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AU - Sedlar, Jiri

AU - Coufalova, Lucie

AU - Korfiatis, Panagiotis

AU - Kline, Timothy

AU - Warner, Joshua D.

AU - Agrawal, Jay

AU - Erickson, Bradley J

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N2 - Background: Segmentation of pre-operative low-grade gliomas (LGGs) from magnetic resonance imaging is a crucial step for studying imaging biomarkers. However, segmentation of LGGs is particularly challenging because they rarely enhance after gadolinium administration. Like other gliomas, they have irregular tumor shape, heterogeneous composition, ill-defined tumor boundaries, and limited number of image types. To overcome these challenges we propose a semi-automated segmentation method that relies only on T2-weighted (T2W) and optionally post-contrast T1-weighted (T1W) images. Methods: First, the user draws a region-of-interest (ROI) that completely encloses the tumor and some normal tissue. Second, a normal brain atlas and post-contrast T1W images are registered to T2W images. Third, the posterior probability of each pixel/voxel belonging to normal and abnormal tissues is calculated based on information derived from the atlas and ROI. Finally, geodesic active contours use the probability map of the tumor to shrink the ROI until optimal tumor boundaries are found. This method was validated against the true segmentation (TS) of 30 LGG patients for both 2D (1 slice) and 3D. The TS was obtained from manual segmentations of three experts using the Simultaneous Truth and Performance Level Estimation (STAPLE) software. Dice and Jaccard indices and other descriptive statistics were computed for the proposed method, as well as the experts' segmentation versus the TS. We also tested the method with the BraTS datasets, which supply expert segmentations. Results and discussion: For 2D segmentation vs. TS, the mean Dice index was 0.90 ± 0.06 (standard deviation), sensitivity was 0.92, and specificity was 0.99. For 3D segmentation vs. TS, the mean Dice index was 0.89 ± 0.06, sensitivity was 0.91, and specificity was 0.99. The automated results are comparable with the experts' manual segmentation results. Conclusions: We present an accurate, robust, efficient, and reproducible segmentation method for pre-operative LGGs.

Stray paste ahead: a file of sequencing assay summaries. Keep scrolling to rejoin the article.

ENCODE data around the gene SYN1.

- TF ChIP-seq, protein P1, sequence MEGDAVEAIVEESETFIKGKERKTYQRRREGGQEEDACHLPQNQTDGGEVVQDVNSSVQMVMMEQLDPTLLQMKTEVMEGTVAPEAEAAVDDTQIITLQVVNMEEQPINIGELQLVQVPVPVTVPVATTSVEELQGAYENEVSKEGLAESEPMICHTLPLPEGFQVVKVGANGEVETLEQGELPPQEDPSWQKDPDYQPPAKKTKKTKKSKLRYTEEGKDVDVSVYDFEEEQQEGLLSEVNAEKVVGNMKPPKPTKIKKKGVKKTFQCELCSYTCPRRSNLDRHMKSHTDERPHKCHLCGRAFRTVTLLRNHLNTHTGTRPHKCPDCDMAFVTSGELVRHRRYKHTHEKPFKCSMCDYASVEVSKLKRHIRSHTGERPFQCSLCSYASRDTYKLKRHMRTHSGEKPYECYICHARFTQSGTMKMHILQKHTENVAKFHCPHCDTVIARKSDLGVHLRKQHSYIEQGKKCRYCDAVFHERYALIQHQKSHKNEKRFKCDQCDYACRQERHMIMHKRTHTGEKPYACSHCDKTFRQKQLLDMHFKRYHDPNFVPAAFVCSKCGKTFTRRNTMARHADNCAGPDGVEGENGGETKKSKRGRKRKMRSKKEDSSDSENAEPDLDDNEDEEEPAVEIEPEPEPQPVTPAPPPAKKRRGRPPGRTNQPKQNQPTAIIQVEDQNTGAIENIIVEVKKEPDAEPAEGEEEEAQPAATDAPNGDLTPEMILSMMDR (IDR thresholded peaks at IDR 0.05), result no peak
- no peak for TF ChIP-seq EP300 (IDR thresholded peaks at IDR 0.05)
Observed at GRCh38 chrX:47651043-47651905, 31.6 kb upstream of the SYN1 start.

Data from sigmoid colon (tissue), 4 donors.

AB - Background: Segmentation of pre-operative low-grade gliomas (LGGs) from magnetic resonance imaging is a crucial step for studying imaging biomarkers. However, segmentation of LGGs is particularly challenging because they rarely enhance after gadolinium administration. Like other gliomas, they have irregular tumor shape, heterogeneous composition, ill-defined tumor boundaries, and limited number of image types. To overcome these challenges we propose a semi-automated segmentation method that relies only on T2-weighted (T2W) and optionally post-contrast T1-weighted (T1W) images. Methods: First, the user draws a region-of-interest (ROI) that completely encloses the tumor and some normal tissue. Second, a normal brain atlas and post-contrast T1W images are registered to T2W images. Third, the posterior probability of each pixel/voxel belonging to normal and abnormal tissues is calculated based on information derived from the atlas and ROI. Finally, geodesic active contours use the probability map of the tumor to shrink the ROI until optimal tumor boundaries are found. This method was validated against the true segmentation (TS) of 30 LGG patients for both 2D (1 slice) and 3D. The TS was obtained from manual segmentations of three experts using the Simultaneous Truth and Performance Level Estimation (STAPLE) software. Dice and Jaccard indices and other descriptive statistics were computed for the proposed method, as well as the experts' segmentation versus the TS. We also tested the method with the BraTS datasets, which supply expert segmentations. Results and discussion: For 2D segmentation vs. TS, the mean Dice index was 0.90 ± 0.06 (standard deviation), sensitivity was 0.92, and specificity was 0.99. For 3D segmentation vs. TS, the mean Dice index was 0.89 ± 0.06, sensitivity was 0.91, and specificity was 0.99. The automated results are comparable with the experts' manual segmentation results. Conclusions: We present an accurate, robust, efficient, and reproducible segmentation method for pre-operative LGGs.